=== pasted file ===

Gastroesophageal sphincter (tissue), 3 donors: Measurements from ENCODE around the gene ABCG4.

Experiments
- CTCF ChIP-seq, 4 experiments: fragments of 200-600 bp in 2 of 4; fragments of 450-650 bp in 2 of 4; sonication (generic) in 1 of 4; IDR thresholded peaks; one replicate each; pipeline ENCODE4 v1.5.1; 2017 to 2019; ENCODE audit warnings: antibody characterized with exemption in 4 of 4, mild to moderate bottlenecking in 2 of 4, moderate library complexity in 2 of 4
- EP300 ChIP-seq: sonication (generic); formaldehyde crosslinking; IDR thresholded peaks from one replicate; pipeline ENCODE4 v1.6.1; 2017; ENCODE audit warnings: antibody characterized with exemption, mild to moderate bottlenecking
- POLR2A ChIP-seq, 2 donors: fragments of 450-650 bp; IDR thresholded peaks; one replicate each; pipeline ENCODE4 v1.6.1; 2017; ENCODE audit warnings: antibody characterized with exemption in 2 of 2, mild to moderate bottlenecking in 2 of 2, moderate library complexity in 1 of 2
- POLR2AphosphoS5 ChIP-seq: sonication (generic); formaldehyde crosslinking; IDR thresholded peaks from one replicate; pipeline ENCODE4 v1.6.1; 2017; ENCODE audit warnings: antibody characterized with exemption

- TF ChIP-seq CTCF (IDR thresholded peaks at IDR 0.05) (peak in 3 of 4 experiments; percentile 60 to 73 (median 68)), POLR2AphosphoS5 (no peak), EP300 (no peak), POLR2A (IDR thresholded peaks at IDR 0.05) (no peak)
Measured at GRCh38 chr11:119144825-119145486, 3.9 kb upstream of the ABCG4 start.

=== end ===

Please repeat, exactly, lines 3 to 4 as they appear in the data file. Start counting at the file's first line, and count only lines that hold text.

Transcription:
- CTCF ChIP-seq, 4 experiments: fragments of 200-600 bp in 2 of 4; fragments of 450-650 bp in 2 of 4; sonication (generic) in 1 of 4; IDR thresholded peaks; one replicate each; pipeline ENCODE4 v1.5.1; 2017 to 2019; ENCODE audit warnings: antibody characterized with exemption in 4 of 4, mild to moderate bottlenecking in 2 of 4, moderate library complexity in 2 of 4
- EP300 ChIP-seq: sonication (generic); formaldehyde crosslinking; IDR thresholded peaks from one replicate; pipeline ENCODE4 v1.6.1; 2017; ENCODE audit warnings: antibody characterized with exemption, mild to moderate bottlenecking